Tag Archives: betrayal

Betrayal, and Moving Past It

Compassionate Love: Displaying Compassion for Those Who Struggle with Mental Illness or Abuse  (c)2019 Nancy Virden, Always The Fight Ministries

green palm tree leaf
Photo by Jonas Von Werne on Pexels.com

Of course today begins Easter week 2019. This particular Sunday is called Palm Sunday. It commemorates a day 2000 years ago when a man entered Jerusalem surrounded by cheers and applause, only to be betrayed to death 4 days later.

When Jesus, who had proven to be a miracle worker, showed up in Jerusalem this particular Sunday, he was already famous. He had healed people, cast out demons, and even raised a few persons back to life after they had been dead for a while.  Naturally then, he was big news.

A Messiah, or “anointed one” had been promised by prophets for thousands of years. The nation of Israel in Jesus’ day was occupied by the Roman Empire. Jewish citizens expected the Messiah to free them from this oppressive rule.

Many people believed Jesus was the promised Messiah (which he was). Problem is, most   had no clue what he was talking about when he preached about an eternal kingdom. They thought he was their new political and military king.

This is why they cheered and threw palm branches on the ground when he entered Jerusalem.

A few days later, he was arrested when one of his own disciples betrayed him. The happy crowd turned on him too. He wasn’t meeting their short-sighted expectations.

Isn’t it awful when a person holds unreasonable expectations of you and then turns on you because you do not meet them? This happens in many a divorce, I am sure.

My first reaction in such situations is hurt, swiftly followed by anger. Unfortunately, the anger tends to stick around. Anger keeps me justified. I can continue to blame the other person for being a jerk while exonerating myself of all wrong.  This does not help!

There is a better way.

The healthier and more beneficial way is to talk it out with someone in the know. Honestly considering my role in any fallout is actually healing. I can forgive myself for real instead of imaginary mistakes, and make amends if it is appropriate. Either way, life moves along.*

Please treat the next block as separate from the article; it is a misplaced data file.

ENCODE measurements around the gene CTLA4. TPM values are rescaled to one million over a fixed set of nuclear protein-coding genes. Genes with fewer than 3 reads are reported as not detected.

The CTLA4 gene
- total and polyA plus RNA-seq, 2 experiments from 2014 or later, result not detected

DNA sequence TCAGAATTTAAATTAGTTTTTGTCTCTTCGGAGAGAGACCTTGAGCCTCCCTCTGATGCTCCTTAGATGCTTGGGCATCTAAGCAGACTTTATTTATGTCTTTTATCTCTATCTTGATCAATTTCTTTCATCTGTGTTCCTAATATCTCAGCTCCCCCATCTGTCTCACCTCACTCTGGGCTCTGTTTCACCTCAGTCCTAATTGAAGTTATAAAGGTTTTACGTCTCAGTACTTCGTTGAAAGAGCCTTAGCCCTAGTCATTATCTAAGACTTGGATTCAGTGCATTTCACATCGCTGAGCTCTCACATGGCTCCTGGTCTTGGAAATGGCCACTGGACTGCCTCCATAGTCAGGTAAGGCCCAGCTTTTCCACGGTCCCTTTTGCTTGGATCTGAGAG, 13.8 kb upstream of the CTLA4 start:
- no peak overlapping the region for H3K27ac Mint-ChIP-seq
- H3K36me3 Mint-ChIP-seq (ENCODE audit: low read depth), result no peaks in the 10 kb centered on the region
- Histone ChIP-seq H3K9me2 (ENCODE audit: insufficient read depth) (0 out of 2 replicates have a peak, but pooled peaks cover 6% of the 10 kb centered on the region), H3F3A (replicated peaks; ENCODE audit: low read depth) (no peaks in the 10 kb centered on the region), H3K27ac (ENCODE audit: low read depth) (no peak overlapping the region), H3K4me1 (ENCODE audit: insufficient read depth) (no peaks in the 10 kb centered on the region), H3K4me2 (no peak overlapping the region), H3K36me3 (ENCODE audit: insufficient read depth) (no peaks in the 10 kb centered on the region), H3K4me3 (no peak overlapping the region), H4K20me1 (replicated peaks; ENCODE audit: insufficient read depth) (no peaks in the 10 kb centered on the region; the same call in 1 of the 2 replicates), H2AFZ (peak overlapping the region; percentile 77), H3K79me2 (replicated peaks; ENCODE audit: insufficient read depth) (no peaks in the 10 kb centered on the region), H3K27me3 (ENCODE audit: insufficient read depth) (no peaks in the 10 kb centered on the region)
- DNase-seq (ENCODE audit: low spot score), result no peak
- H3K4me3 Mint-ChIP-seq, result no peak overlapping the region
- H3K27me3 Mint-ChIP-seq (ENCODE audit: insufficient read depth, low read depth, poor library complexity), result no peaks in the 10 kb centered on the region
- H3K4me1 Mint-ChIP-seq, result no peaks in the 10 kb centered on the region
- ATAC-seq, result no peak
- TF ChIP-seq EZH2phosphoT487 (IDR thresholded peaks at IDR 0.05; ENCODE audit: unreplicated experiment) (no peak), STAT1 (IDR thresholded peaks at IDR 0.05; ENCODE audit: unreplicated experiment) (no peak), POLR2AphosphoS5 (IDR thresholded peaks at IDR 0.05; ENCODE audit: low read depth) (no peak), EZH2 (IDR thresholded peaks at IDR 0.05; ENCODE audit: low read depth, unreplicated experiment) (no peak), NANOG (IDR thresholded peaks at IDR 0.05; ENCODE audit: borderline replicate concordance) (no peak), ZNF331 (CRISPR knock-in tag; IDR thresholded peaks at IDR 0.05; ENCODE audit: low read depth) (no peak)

Jesus’ response to betrayal was not angry.  He gave up his own life – no one took it. His reason for doing so was anything but suicide by Roman Soldier. He died, literally, so we may find life. More on this on Maundy Thursday and Easter Sunday, this week.

Today’s Helpful Word  

John 12:12-14 

The next day the great crowd that had come for the festival heard that Jesus was on his way to Jerusalem. They took palm branches and went out to meet him, shouting,

“Hosanna!”

“Blessed is he who comes in the name of the Lord!”

“Blessed is the king of Israel!”

*Domestic abuse and child abuse are products of unrealistic expectations. If you have been so betrayed, I want to encourage you to not remain a victim. Speak up. explain what you can and cannot do. IF THIS IS A DANGEROUS IDEA, DON’T.  Instead, tell someone else who is in a position to help. I offer many options on my resources page, The Truth About Abuse.

**** COMMENTS ALWAYS WELCOME

NOTE:  I am not a doctor or mental health professional. I speak only from personal experiences with and observations of mental and behavioral health challenges.  In no way is this website intended to substitute for professional mental or behavioral health care.
If you are struggling emotionally today or feeling suicidal, or concerned about someone who is, in the U.S. call the National Suicide Prevention Lifeline 1-800-273-TALK (8255), or for a list of international suicide hotlines, go here.
If you are suicidal with a plan, immediately call 911 in the U.S.  (for international emergency numbers, go here ), or go to your nearest emergency room. Do not be alone. Hope and help are yours.

 

 

Fight Self-Destructive Bitterness: Know What’s to Love About Mercy

Compassionate Love: Displaying compassion for those who struggle with mental illness   (c) 2017 Nancy Virden, Always The Fight Ministries

An ex remarries.  An adult child refuses to visit.  Friends withdraw when you struggle with a chronic illness.  Someone hurts your body.  You are treated like a nobody at work.  No one believes your story.  On and on the possibilities for bitterness go. 

“Love mercy” is one of the tenets of right living mentioned in the Bible.  Sure, it feels good to forgive someone and to move on, but love mercy? I would rather love being the better person in a situation.  Although it is easy to see how much mercy people and God have extended to me,  somehow  humility is not the automatic go-to in the face of maltreatment or perceived betrayal.